Watch out: Free lunch at work could be taxable

Some Silicon Valley businesses are getting IRS scrutiny for supplying workers with no-cost food, which 'can't be just disguised wages.'

By Bruce Kennedy Apr 15, 2013 9:50AM

Two women sharing a meal at a diner © Cultura Limited, SuperstockIs sitting down with your colleagues for a work-funded meal a chance to brainstorm and collaborate -- or a fringe benefit that should be taxed?

That's an issue The Wall Street Journal recently reported on as the IRS looks at some companies, particularly in high tech, that regularly provide free food to their employees.

As an example, the WSJ points to Google (GOOG). The search engine giant has more than 120 free-for-employee cafes at its facilities around the world serving over 50,000 meals daily. Google's website notes its offices and cafes "are designed to encourage interactions between Googlers within and across teams, and to spark conversation about work as well as play."

Facebook (FB), Yahoo (YHOO), Twitter and other tech companies offer free meals at their offices, and many workers consider the food a reasonable trade-off for their 24/7, high-pressure jobs. But some tax experts believe those meals should be treated as taxable income.

If the IRS is "in there auditing, and you're not taxing the meals, they're going to challenge you on it," employment-tax attorney Thomas Cryan Jr. told The Journal. "I have worked on audits for large tech companies in Silicon Valley on this exact issue."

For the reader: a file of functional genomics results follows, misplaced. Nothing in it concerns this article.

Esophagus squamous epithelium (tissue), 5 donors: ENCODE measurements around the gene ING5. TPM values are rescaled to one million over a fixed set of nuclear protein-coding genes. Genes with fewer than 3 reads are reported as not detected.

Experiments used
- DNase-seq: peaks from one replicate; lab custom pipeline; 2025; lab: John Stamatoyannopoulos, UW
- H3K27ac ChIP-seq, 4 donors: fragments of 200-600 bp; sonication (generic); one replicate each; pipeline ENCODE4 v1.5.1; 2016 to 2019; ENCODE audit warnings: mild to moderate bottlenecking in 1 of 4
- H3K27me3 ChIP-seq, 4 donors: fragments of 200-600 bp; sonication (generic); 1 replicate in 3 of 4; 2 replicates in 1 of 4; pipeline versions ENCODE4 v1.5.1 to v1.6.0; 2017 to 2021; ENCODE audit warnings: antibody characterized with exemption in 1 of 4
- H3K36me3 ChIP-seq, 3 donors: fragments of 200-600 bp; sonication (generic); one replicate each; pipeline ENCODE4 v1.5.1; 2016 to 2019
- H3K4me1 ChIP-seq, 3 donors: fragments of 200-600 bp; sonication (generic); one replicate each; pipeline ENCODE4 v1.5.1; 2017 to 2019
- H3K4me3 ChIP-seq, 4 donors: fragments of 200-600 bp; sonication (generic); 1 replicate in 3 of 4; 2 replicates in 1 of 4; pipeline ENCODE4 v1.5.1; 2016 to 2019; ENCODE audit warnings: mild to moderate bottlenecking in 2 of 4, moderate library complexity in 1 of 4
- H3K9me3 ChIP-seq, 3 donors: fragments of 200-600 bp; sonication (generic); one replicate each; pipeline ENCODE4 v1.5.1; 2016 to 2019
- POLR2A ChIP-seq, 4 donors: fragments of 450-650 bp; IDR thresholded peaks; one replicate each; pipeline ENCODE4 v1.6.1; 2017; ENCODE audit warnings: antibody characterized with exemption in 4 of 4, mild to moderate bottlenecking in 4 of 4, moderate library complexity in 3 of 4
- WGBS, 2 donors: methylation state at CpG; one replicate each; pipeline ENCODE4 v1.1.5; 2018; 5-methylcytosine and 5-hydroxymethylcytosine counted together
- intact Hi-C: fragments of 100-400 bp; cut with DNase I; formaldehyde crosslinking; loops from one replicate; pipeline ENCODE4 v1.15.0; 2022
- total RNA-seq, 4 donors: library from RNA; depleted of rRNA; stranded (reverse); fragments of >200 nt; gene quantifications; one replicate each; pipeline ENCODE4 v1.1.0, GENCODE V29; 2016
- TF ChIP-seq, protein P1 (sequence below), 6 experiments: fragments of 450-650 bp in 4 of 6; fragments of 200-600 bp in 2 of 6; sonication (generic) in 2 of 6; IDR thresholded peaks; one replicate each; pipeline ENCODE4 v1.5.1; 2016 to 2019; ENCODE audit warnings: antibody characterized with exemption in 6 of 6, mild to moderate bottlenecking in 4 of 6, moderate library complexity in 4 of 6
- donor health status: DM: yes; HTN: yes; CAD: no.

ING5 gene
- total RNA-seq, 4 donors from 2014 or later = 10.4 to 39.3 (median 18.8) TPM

Cryan says employers caught in that situation usually settle with the feds and come up with a fair-market value for the free meals. Those costs are then passed on to the employees, but with extra pay included in their checks to cover the larger tax bills.

Part of this issue is how a company structures its work culture and whether companies that offer their workers free food have an unfair advantage over rival organizations.

"You can provide free meals to employees for the convenience of the employer," William Weissman, a partner at the Walnut Creek, Calif., branch of Littler Mendelson PC, told the Silicon Valley Business Journal. "The question is what that really means and are all Valley companies providing meals just for that purpose? Food can't just be disguised wages."

While hundreds of millions of dollars could be at stake, some observers wonder if an IRS crackdown on free food is worth the potential cost it might have on the Silicon Valley's successful business model.

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